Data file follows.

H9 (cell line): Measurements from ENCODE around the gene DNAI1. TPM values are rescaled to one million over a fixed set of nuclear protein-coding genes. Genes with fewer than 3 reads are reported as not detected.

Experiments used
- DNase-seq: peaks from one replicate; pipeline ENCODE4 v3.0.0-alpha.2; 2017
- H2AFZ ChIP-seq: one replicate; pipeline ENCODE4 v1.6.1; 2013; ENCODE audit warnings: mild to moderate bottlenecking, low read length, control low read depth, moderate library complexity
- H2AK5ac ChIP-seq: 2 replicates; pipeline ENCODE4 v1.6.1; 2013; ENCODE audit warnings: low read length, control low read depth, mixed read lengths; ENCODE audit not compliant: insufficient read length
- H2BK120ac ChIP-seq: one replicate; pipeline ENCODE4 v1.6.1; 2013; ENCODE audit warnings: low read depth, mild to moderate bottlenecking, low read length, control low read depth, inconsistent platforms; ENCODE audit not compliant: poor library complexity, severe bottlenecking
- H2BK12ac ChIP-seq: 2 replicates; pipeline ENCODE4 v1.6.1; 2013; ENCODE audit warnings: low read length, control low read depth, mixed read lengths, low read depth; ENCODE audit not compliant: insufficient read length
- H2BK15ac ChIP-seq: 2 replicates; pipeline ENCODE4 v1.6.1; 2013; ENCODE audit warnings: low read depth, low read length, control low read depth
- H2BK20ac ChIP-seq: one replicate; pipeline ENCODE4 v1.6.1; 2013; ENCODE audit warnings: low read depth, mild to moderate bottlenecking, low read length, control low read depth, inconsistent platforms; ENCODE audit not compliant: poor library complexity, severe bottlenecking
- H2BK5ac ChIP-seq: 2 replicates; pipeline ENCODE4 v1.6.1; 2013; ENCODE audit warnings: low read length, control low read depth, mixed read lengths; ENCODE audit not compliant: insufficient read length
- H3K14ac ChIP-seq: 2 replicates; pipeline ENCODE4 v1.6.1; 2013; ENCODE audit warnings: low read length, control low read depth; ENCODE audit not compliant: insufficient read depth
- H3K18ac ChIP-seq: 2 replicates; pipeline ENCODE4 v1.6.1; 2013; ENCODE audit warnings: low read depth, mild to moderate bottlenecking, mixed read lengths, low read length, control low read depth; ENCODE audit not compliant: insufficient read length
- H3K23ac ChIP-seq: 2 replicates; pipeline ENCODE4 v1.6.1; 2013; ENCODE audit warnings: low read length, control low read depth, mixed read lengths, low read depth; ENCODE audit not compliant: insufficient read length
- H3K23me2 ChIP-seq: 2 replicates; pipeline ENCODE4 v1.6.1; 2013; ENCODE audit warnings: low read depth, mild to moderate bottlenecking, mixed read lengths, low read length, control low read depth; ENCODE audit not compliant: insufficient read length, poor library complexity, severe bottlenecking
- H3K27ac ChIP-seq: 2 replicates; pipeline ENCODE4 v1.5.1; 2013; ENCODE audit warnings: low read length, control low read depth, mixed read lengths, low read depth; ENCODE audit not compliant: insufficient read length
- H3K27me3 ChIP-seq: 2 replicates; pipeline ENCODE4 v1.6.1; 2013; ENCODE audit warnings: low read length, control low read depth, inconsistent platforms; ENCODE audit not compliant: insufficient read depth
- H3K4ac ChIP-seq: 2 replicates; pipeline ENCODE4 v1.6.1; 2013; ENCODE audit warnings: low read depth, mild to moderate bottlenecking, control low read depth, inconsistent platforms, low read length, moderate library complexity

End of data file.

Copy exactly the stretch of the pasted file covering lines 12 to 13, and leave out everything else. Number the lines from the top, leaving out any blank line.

- H3K18ac ChIP-seq: 2 replicates; pipeline ENCODE4 v1.6.1; 2013; ENCODE audit warnings: low read depth, mild to moderate bottlenecking, mixed read lengths, low read length, control low read depth; ENCODE audit not compliant: insufficient read length
- H3K23ac ChIP-seq: 2 replicates; pipeline ENCODE4 v1.6.1; 2013; ENCODE audit warnings: low read length, control low read depth, mixed read lengths, low read depth; ENCODE audit not compliant: insufficient read length